Results for 'Lauren Bryant'

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Lauren Bryant
University of Virginia
  1.  24
    Theory of Mind Experience Sampling in Typical Adults.Lauren Bryant, Anna Coffey, Daniel J. Povinelli & John R. Pruett - 2013 - Consciousness and Cognition 22 (3):697-707.
    We explored the frequency with which typical adults make Theory of Mind attributions, and under what circumstances these attributions occur. We used an experience sampling method to query 30 typical adults about their everyday thoughts. Participants carried a Personal Data Assistant that prompted them to categorize their thoughts as Action, Mental State, or Miscellaneous at approximately 30 pseudo-random times during a continuous 10-h period. Additionally, participants noted the direction of their thought and degree of socializing at the time of inquiry. (...)
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  2.  34
    The Relationship Between Joint Attention and Theory of Mind in Neurotypical Adults.Jordan A. Shaw, Lauren K. Bryant, Bertram F. Malle, Daniel J. Povinelli & John R. Pruett - 2017 - Consciousness and Cognition 51:268-278.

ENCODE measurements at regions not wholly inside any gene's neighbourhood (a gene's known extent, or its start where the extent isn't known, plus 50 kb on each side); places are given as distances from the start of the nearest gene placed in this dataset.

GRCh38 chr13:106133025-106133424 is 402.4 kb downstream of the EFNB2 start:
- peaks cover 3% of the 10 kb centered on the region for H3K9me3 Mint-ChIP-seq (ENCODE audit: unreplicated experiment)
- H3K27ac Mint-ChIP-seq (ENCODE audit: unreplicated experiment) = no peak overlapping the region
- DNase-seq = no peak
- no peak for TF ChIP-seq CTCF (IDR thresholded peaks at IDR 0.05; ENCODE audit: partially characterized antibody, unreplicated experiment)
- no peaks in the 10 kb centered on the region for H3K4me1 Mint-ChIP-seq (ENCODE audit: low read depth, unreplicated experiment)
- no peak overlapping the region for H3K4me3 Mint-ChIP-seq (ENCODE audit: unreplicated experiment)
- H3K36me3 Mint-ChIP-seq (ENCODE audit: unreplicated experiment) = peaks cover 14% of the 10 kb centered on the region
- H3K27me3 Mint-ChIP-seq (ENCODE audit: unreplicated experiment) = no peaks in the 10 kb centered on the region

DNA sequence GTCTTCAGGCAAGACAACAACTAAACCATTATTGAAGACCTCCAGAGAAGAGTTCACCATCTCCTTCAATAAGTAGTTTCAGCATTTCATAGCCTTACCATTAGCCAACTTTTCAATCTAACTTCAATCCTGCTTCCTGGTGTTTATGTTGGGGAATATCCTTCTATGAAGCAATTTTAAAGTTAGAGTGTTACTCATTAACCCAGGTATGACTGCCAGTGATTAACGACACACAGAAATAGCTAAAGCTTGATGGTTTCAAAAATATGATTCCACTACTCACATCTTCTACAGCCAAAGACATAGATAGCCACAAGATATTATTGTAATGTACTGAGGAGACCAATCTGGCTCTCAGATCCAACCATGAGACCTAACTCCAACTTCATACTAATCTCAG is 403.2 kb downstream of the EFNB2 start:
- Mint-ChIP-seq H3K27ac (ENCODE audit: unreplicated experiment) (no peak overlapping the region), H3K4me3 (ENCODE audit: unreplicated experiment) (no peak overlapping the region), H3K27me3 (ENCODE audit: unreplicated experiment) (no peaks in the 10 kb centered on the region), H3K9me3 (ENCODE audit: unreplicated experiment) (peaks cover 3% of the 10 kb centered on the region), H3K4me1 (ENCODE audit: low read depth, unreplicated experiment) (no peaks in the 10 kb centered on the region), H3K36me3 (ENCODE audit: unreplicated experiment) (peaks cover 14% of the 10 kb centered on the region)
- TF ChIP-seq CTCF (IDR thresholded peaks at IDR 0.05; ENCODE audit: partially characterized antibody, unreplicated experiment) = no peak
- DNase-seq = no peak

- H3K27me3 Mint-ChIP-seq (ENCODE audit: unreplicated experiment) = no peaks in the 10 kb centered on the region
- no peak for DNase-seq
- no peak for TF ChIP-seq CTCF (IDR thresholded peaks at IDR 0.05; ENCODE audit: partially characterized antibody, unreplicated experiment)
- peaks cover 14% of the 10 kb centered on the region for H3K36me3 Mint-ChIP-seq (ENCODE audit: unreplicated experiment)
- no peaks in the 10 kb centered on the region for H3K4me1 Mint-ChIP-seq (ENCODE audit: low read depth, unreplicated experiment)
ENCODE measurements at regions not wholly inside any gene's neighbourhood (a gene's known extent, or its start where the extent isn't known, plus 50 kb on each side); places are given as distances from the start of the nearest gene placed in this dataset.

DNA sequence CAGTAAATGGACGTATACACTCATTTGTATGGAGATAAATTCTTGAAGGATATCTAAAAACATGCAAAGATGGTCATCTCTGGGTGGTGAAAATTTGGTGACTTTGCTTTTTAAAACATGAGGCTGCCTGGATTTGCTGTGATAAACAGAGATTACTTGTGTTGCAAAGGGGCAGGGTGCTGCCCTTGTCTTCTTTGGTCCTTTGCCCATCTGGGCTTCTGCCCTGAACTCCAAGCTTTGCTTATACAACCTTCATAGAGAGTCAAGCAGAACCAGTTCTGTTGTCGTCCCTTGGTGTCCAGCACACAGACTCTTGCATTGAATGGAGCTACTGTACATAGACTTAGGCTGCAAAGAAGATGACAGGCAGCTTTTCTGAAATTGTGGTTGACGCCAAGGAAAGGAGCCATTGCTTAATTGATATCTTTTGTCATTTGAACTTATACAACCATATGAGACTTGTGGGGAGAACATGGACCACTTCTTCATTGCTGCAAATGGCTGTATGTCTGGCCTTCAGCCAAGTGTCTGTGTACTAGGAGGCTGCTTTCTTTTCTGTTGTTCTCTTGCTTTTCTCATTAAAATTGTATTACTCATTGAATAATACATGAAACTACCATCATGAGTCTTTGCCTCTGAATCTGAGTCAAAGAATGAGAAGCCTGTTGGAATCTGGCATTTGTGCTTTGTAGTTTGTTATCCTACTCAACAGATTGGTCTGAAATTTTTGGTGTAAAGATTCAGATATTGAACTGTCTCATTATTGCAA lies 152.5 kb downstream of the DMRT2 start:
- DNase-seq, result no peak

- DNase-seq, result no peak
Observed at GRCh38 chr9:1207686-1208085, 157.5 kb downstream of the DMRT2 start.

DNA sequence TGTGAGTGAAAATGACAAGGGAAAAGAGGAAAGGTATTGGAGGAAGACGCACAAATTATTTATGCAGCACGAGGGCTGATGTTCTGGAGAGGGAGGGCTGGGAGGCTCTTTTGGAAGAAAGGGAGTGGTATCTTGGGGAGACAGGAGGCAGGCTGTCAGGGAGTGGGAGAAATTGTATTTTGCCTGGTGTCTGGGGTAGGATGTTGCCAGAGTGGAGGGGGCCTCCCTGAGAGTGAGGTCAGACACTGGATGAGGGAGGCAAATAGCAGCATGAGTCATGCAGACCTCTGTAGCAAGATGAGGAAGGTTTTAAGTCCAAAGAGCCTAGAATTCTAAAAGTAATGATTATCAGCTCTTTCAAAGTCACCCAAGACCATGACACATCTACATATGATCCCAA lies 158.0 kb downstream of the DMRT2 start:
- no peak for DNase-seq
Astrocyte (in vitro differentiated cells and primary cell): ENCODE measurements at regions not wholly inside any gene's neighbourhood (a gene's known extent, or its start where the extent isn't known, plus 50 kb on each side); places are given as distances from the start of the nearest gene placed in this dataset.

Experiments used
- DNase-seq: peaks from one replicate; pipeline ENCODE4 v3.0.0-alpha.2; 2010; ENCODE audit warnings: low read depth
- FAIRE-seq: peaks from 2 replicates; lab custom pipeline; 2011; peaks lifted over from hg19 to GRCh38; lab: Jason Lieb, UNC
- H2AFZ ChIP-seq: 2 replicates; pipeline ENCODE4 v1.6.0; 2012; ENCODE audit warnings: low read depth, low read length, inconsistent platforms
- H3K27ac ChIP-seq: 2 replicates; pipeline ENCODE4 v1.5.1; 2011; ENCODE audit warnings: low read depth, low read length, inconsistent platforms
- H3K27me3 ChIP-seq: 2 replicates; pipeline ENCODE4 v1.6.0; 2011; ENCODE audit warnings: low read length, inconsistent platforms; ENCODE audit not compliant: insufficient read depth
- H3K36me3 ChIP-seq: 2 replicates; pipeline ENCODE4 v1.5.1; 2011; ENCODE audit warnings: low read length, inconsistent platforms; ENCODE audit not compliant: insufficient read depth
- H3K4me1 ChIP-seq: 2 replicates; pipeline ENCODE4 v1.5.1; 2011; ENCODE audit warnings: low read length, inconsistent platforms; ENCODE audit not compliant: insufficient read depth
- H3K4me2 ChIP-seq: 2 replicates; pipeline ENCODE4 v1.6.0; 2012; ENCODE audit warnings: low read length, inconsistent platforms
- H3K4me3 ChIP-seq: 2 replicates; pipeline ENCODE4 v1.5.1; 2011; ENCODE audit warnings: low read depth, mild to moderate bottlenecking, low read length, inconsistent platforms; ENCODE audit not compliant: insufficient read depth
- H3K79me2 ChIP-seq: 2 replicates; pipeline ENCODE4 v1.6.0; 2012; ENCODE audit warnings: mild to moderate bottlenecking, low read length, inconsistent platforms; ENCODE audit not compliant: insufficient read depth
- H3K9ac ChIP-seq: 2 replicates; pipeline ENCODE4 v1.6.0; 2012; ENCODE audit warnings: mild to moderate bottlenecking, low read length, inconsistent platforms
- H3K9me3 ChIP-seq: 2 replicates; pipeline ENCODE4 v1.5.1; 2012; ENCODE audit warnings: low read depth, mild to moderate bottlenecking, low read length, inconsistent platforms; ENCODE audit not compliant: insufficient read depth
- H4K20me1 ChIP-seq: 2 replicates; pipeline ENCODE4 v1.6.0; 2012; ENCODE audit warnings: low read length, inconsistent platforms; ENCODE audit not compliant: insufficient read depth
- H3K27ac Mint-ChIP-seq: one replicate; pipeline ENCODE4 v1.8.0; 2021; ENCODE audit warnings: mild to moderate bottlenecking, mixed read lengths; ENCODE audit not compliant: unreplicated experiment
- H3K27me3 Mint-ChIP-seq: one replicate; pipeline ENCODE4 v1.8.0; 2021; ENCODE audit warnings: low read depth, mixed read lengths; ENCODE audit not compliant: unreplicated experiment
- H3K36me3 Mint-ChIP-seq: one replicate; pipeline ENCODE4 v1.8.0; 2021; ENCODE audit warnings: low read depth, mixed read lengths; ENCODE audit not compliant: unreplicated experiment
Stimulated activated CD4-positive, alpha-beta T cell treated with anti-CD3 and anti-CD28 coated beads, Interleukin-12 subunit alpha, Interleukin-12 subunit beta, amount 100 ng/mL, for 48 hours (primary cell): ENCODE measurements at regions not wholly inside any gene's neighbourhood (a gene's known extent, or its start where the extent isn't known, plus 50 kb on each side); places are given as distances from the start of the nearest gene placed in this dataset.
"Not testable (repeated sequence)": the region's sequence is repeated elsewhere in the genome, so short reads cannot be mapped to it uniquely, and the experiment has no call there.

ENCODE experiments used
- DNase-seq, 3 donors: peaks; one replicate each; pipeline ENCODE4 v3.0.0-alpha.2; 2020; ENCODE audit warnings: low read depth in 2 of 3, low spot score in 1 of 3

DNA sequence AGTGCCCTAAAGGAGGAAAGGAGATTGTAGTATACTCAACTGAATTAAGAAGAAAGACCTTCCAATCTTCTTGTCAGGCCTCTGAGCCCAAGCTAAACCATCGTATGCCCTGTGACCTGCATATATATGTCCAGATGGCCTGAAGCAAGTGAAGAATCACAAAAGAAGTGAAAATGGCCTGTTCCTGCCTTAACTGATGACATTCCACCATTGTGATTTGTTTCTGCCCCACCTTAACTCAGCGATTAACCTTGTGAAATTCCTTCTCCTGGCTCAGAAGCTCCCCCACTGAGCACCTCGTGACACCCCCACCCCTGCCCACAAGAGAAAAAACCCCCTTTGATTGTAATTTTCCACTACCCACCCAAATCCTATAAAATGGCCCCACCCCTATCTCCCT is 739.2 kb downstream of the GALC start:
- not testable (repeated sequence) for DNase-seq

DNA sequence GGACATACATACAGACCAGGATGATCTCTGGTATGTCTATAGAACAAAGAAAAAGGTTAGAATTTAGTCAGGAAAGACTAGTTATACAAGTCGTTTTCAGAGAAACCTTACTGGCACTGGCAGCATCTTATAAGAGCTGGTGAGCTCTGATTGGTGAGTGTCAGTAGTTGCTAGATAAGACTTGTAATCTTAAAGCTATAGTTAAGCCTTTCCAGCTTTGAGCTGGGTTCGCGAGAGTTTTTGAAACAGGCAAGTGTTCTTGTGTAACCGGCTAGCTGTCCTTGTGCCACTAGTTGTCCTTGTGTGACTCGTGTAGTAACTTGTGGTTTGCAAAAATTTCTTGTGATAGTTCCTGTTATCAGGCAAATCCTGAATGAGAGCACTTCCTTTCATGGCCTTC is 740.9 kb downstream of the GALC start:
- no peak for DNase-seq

Joint attention (JA) is hypothesized to have a close relationship with developing theory of mind (ToM) capabilities. We tested the co-occurrence of ToM and JA in social interactions between adults with no reported history of psychiatric illness or neurodevelopmental disorders. Participants engaged in an experimental task that encouraged nonverbal communication, including JA, and also ToM activity. We adapted an in-lab variant of experience sampling methods (Bryant, Coffey, Povinelli, & Pruett, 2013) to measure ToM during JA based on participants’ subjective (...)
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  3. Richard Vagnino and Lauren Olin: Isn’T That Clever: A Philosophical Account of Humor and Comedy, Steven Gimbel. Routledge, 2017. Pp. 208. [REVIEW]Lauren Olin & Richard Vagnino - 2020 - The Philosophy of Humor Yearbook 1 (1):285-287.